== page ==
Tuesday, August 29, 2017

more press

FIU Magazine published a really nice article on tin box, including our critique of the project. In a nutshell, we don't think freestanding single-family houses are the best use for land, and we strongly advocate denser development. Great thanks to FIU Magazine for letting us get the word out.

And thanks, too, to Inspicio, which published our short pecha kucka presentation about the house over the summer.

Thursday, July 20, 2017

Small town, big news

The South Miami City Commission voted Tuesday evening to require all new houses (and existing houses undergoing significant renovations) to install photovoltaic panels. The measure puts our small city in rare company; only three cities in California have similar measures. While the new law will only affect a few houses every year, it will probably have far-reaching consequences across the Sunshine State.

Thursday, July 13, 2017

Day job - Italian Futurist edition

I am delighted and honored to find a short essay of mine in the magisterial catalog that accompanies the exhibition, Enrico Prampolini. Futurism, Stage Design and the Polish Avant-garde Theatre. at the Muzeum Sztuki in Łódź. The exhibition is curated by Przemek Strożek, a brilliant scholar of avant-garde culture at the Institute of Art Polish Academy of Sciences in Warsaw. The show highlights the numerous points of contact and overlap between Italian Futurism and the Polish avant gardes.

Sunday, June 18, 2017

pecha kucha

Great thanks to my FIU colleague, Ray Elman, editor of Inspicio e-Magazine, for featuring tin box. The illustrated essay is based on a pecha kucha presentation we created on the house. It offers a quick overview of our attitudes toward sustainability and community.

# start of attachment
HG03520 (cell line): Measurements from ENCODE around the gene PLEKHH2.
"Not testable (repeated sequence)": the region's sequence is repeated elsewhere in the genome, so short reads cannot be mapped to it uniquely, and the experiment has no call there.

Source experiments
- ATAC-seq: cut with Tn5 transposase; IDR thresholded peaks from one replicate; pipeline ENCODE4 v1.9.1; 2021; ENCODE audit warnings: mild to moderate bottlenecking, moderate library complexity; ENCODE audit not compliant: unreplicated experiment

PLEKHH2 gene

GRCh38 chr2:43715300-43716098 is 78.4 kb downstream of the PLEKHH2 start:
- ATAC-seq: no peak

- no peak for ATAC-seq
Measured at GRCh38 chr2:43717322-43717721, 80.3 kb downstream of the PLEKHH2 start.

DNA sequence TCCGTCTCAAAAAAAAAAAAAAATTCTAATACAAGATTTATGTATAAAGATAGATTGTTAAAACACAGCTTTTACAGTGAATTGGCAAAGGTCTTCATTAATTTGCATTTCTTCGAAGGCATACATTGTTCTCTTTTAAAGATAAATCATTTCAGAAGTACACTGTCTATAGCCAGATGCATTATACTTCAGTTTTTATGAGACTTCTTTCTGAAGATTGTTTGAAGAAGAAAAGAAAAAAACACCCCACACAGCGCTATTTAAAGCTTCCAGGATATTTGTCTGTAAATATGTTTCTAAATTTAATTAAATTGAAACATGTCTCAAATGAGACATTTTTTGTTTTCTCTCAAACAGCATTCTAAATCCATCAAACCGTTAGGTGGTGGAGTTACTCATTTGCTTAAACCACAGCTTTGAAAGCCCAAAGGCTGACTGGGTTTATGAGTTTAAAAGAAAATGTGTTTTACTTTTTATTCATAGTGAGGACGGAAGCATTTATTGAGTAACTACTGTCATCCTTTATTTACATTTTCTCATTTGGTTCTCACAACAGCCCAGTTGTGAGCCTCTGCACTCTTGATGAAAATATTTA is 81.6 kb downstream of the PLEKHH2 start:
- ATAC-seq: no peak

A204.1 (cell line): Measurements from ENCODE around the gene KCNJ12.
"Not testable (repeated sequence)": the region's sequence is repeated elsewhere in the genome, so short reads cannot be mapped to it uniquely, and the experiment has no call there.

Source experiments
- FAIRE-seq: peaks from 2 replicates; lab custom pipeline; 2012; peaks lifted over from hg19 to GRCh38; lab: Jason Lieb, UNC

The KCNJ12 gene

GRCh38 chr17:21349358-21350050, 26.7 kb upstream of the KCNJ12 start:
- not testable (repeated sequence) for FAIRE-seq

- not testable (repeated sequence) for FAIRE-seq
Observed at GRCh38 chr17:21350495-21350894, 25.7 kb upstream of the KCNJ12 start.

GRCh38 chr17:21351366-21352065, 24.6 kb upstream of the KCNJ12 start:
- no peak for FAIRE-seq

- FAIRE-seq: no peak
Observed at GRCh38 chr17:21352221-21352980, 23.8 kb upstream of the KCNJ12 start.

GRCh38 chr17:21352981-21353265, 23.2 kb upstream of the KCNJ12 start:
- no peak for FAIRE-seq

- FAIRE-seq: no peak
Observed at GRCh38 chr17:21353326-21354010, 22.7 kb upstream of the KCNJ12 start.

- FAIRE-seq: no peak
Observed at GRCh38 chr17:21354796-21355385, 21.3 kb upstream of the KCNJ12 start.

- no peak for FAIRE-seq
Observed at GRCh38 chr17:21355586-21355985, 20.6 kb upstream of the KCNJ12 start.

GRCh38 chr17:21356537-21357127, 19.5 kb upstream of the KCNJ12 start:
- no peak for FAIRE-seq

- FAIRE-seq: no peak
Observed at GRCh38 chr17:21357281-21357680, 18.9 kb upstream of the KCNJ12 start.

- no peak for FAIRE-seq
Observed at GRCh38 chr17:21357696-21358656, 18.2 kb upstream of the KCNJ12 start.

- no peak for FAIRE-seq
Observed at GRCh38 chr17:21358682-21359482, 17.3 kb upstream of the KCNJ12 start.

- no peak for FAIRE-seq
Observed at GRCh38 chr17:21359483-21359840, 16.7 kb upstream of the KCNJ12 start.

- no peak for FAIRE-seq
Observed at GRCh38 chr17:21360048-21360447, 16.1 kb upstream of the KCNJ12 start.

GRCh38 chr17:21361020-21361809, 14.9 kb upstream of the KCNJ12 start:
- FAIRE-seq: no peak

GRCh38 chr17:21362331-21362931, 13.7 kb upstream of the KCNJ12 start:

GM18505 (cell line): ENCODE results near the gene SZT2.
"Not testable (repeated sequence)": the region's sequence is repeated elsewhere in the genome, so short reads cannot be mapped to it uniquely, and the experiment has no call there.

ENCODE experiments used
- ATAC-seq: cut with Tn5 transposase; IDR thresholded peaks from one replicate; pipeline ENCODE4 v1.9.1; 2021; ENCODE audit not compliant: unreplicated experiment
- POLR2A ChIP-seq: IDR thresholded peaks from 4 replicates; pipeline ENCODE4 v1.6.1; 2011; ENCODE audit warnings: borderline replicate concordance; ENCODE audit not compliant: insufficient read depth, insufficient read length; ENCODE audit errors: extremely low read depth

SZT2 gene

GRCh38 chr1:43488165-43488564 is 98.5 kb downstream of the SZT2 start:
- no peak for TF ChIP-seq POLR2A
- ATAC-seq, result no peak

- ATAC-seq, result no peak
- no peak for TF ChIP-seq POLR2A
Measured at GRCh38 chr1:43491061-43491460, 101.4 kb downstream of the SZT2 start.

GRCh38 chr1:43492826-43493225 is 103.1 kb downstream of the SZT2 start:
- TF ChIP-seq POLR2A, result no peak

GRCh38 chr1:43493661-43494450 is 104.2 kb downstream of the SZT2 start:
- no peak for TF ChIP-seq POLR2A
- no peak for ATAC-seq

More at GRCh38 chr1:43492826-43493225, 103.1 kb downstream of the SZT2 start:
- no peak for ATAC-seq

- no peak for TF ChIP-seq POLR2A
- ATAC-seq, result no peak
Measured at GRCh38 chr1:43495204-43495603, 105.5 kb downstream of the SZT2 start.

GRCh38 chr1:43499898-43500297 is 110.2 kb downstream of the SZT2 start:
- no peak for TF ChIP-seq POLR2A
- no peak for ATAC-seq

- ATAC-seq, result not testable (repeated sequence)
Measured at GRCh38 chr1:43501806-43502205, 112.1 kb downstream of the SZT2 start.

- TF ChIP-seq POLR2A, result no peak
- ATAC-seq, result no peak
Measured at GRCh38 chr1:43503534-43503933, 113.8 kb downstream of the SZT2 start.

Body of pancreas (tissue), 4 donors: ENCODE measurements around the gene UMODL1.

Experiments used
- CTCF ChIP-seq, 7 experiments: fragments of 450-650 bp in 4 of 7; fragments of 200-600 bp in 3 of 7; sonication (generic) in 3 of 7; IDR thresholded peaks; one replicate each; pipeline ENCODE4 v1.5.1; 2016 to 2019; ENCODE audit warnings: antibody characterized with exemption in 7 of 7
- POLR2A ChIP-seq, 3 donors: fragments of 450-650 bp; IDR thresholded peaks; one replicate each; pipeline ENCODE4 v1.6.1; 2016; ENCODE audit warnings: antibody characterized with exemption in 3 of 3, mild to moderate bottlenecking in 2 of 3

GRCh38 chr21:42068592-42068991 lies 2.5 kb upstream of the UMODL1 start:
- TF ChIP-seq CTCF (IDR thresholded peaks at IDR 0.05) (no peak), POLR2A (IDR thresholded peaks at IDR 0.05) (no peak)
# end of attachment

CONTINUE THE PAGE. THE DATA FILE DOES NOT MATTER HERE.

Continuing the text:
Tuesday, April 25, 2017

Tea and Parks Ride this weekend

Please join us this Sunday for a bike ride through our city parks where we will discuss ideas related to them in the current  Master Plan. We will stop for tea in Cambridge Lawns.

Saturday, April 1, 2017

wildlife conservation

We're humbled and honored to receive an extraordinary honor from the National Society for the Protection of Endangered Species. Our home, tin box, is now a Certified Jackalope Habitat! Their citation notes, in particular, our "dedication to preserving and maintaining the necessary balance of flora, fauna, and topography to support the life cycle of North America's most elusive mammal species."

While there are a handful of other certified habitats for this rare creature east of the Mississippi River, we are the first to achieve Platinum-level certification. The Society's rating system rewards property owners for installing landscape elements that support the jackalope (Lepus cornutus) throughout its life cycle. Pregnant jackalopes ("jennies") prefer folic acid-rich greens, such as spinach and collards, while juvenile jackalopes ("kits") often gorge themselves on wild berries and carotene-rich root vegetables. Our gardens feature areas dedicated to all of these plant species.

The topography of a jackalope habitat is important, too. This shy creature prefers secluded areas sheltered from predators by fallen logs or naturally occurring warrens. The mountainous landscapes of the American West are more conducive to jackalope life, yet even in South Florida we can support jackalope populations by carefully crafting wildlife habitats using available materials, such as our coral rock boulders and piles of fallen banana leaves.

Saturday, March 18, 2017


Students in the Broadcast Media program of FIU's School of Communication + Journalism came to tin box a few weeks ago to shoot footage for a class project on renewable energy. Their finished project is pretty good. Forgive the small video - Blogger restricts file sizes, so the video here is a little small.
The two students leading the project–Erica Santiago and Diana Guarnizo–are also producing a longer video that explores larger questions of social and ecological sustainability at tin box. We look forward to posting that later this spring!